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Mar 1, 2011 (Vol. 31, No. 5)

Range of NGS Applications Rises Quickly

Advanced Technological Approach Generates Genomic Data Better, Faster, and Cheaper

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    In the next-gen sequencing (NGS) arena, the focus over the past several years has been on technological advances, moving from second-generation to third-generation sequencing strategies and producing research instruments capable of delivering whole-genome sequences in parallel at increasing speed. More recently, as read lengths and coverage continue to increase, throughputs rise, and costs decline, the expanding range of applications of NGS has taken center stage.

    Concurrently, broader accessibility and affordability of NGS and its promise in the clinical arena have captured the spotlight with the emergence of two new “personal” sequencing systems, opening the door to sequence-based diagnostic and prognostic applications, tumor profiling, treatment selection, and patient stratification for clinical trials. The ability of the NGS technology available today to deliver the goods is evident in the steady stream of whole-genome sequences being reported across microbial, plant, and animal species.

    Genomic Health announced results from its next-gen sequencing-driven biomarker discovery program in breast cancer at the recent “Advances in Genome Biology and Technology” (AGBT) meeting. Based on sequencing of the whole human transcriptome in formalin-fixed paraffin-embedded (FFPE) tumor and normal breast tissue samples, the company found hundreds of differences in both coding and noncoding transcripts between the two sample populations. Genomic Health reported an association between specific genes and some non-coding RNAs and risk of breast cancer recurrence.

  • Cholera

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    SMRT Cells are nanofabricated consumable substrates used in conjunction with the DNA Sequencing Kit for automated processing on the PacBio RS system. [Pacific Biosciences]

    As recently reported in the New England Journal of Medicine, a collaborative effort between researchers at Harvard Medical School and Pacific Biosciences produced the genome sequence for the strain of Vibrio cholerae responsible for the recent cholera epidemic in Haiti. The strain is related to a South Asian cholera variant and had not previously been documented in the Caribbean region or Latin America.

    PacBio applied its single molecule real-time (SMRT™) DNA sequencing technology to decode two samples from the recent Haitian outbreak and three other strains of V. cholerae and compared them to DNA sequence information for 23 cholera strains available in public databases. Sequencing of the five sample genomes was completed in less than two days, demonstrating the potential for using NGS for rapid pathogen identification in outbreak situations.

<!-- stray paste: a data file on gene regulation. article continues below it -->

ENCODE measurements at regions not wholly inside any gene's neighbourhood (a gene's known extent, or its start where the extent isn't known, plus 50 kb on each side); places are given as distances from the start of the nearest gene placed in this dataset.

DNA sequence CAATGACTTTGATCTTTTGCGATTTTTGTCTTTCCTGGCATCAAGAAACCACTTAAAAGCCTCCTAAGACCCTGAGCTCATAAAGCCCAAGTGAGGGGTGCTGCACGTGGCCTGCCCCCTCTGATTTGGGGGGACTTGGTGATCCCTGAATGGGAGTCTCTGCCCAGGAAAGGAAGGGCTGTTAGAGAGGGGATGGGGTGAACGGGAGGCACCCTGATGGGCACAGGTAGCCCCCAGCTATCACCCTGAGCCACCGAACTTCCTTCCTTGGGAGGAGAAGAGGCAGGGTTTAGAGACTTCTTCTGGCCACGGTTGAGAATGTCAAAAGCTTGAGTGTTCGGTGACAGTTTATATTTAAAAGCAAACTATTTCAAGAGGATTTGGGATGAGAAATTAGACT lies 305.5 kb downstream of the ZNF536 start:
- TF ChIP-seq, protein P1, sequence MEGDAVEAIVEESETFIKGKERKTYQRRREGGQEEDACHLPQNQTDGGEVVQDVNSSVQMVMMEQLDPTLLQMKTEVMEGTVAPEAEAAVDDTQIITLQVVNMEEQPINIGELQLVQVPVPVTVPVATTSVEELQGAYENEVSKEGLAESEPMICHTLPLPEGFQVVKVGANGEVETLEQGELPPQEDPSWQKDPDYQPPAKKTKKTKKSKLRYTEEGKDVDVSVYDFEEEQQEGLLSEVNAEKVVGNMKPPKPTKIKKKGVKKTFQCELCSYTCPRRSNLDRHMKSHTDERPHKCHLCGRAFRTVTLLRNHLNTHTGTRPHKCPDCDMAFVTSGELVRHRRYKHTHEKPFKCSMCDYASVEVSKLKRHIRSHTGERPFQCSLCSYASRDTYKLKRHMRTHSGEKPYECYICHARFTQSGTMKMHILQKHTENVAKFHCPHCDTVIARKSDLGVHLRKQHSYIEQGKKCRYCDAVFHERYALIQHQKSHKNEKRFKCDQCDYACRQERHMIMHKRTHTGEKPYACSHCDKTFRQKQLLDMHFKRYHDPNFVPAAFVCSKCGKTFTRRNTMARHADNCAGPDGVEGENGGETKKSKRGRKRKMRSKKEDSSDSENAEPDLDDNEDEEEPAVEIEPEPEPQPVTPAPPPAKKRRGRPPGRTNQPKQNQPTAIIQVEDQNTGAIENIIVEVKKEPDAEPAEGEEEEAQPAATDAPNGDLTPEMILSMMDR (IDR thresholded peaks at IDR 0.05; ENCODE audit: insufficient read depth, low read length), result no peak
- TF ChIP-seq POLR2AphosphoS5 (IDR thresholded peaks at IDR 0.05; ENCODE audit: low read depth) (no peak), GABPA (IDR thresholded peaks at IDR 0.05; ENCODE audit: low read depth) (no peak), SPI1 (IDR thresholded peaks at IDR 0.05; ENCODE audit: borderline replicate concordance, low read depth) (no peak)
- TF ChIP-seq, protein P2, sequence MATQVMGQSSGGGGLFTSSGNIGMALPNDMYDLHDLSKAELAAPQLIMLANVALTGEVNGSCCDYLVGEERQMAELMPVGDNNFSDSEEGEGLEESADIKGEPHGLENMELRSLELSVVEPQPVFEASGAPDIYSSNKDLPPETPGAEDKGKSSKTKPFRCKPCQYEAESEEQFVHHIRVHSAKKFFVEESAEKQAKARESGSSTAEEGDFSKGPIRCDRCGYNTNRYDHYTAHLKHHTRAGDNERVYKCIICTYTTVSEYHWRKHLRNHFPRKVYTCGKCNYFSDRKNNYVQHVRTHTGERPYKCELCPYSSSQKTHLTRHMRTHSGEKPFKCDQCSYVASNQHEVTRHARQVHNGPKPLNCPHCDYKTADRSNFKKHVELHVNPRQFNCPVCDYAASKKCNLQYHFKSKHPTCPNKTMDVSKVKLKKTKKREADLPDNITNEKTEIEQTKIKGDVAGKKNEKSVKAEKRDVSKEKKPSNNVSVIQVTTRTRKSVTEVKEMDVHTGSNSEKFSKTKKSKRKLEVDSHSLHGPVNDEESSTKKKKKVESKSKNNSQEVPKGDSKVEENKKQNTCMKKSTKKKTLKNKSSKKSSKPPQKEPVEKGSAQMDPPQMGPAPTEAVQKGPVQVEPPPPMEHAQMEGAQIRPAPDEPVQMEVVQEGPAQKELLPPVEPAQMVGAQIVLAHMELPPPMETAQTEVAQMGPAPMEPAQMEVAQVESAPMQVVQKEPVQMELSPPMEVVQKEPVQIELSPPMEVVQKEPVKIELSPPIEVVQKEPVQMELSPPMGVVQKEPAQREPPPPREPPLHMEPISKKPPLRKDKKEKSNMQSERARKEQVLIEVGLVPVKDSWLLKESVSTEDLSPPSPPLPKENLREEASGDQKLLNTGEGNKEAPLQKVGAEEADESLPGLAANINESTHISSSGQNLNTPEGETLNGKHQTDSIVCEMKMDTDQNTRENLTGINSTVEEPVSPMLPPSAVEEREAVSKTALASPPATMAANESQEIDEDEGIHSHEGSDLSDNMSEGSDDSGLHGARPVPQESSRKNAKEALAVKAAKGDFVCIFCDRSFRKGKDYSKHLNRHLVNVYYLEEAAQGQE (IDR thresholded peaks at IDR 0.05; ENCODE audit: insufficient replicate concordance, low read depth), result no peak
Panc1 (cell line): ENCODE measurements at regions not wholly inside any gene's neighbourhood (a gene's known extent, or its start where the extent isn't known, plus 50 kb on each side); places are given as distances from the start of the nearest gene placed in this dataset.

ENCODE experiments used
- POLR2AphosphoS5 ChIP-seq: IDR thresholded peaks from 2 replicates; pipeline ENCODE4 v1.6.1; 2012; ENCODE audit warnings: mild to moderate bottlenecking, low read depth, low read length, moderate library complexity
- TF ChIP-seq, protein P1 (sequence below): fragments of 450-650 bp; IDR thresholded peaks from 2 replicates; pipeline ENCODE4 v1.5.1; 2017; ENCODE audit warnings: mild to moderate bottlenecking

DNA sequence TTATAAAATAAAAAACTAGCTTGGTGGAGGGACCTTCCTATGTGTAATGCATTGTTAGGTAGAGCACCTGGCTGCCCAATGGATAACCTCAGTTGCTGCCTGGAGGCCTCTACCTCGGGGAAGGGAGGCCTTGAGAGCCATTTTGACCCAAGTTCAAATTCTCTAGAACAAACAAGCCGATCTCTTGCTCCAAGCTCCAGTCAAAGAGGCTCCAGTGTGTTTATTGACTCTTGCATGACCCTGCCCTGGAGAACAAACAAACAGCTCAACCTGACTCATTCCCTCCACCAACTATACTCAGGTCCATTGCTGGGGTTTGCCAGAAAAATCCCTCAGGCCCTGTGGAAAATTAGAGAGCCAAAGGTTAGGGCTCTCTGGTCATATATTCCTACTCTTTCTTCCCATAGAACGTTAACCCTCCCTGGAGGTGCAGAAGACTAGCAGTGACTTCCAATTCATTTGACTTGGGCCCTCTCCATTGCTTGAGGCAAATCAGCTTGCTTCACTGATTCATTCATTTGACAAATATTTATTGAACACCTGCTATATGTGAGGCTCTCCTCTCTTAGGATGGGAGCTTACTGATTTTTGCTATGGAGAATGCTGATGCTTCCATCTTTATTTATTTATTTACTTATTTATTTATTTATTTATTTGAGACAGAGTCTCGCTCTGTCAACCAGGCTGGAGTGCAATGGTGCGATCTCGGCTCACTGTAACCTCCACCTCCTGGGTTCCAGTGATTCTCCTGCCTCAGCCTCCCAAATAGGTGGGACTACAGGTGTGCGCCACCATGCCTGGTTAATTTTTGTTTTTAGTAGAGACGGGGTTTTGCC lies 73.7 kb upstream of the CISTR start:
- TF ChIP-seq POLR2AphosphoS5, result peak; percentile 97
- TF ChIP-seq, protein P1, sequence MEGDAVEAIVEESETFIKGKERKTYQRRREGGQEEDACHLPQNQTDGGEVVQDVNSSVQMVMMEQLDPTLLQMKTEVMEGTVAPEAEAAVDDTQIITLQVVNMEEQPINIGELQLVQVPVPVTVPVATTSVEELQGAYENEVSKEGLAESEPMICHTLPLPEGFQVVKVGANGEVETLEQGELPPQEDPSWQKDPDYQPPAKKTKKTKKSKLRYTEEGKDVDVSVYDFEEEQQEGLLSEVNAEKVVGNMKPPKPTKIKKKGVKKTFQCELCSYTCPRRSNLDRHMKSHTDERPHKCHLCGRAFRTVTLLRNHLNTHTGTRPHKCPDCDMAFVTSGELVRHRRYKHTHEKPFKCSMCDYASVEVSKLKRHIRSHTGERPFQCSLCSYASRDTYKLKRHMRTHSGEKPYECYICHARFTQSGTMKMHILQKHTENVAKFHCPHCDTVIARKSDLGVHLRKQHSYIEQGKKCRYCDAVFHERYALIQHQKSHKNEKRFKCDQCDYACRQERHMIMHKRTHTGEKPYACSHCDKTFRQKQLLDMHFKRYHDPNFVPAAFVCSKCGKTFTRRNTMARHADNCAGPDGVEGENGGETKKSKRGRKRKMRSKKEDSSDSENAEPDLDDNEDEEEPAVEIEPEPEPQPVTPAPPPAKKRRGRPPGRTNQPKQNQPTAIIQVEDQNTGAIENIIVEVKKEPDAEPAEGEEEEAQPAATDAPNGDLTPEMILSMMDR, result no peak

PacBio is in the late stages of its limited production release (LPR) program, optimizing and upgrading the chemistry and software for its beta version RS system and performing validation studies in preparation for a first half of 2011 launch date for the commercial instrument.

    Eric Schadt, Ph.D., CSO, presented the cholera study data at AGBT. He highlighted two key advantages of the RS system that have become evident during the LPR period: rapid sample turnaround and the value of long read lengths. Quick turnaround is especially important in the infectious disease space, noted Dr. Schadt. It will usher in “a new era in molecular epidemiology,” allowing a shift from phenotype-based to sequence-based determination of infectious strains.

    Long read lengths help uncover large-scale structural variation such as copy-number variation or gene rearrangements, which may have a greater impact on function than SNPS or indels. Referring to the cholera example, Dr. Schadt said, “we were able to achieve 15x coverage in 90 minutes” and to identify large structural variations that contributed to unambiguous differentiation of the bacterial strains.

    Dr. Schadt identified two main areas targeted for improvement: throughput and accuracy. The throughput of PacBio’s third-generation methodology does not yet match that of second-generation sequencing technology, and higher throughput will be needed to sequence larger mammalian genomes efficiently.

    The first commercial RS system will contain a SMRT Cell with two sets of 75,000 zero-mode waveguides (ZMWs), which are nanometer-sized holes that function as a window for observing DNA polymerase-driven nucleic acid synthesis at the single molecule level. As the density of ZMWs increases, the throughput of a chip will increase.

    In the short-term, hybrid assembly strategies that combine second-generation sequencing technology to generate highly accurate short reads and third-generation sequencing to achieve full coverage and assemble the short contigs into a complete genome will help overcome this limitation, in Dr. Schadt’s view. With regard to improving accuracy, PacBio’s beta instrument has an average raw sequence read accuracy of 86%, and the company is aiming for 85%–90% accuracy for the commercial system.

    Applications in progress or in development at PacBio include identifying epigenetic modifications at full-genome scale, performing targeted resequencing of medically relevant genes to stratify patient populations, enabling direct transcriptome sequencing, and generating “disease weather maps” that can be used to identify and track changes in human pathogenic viruses present in the sewage system, water supply, and food supply of populated areas.


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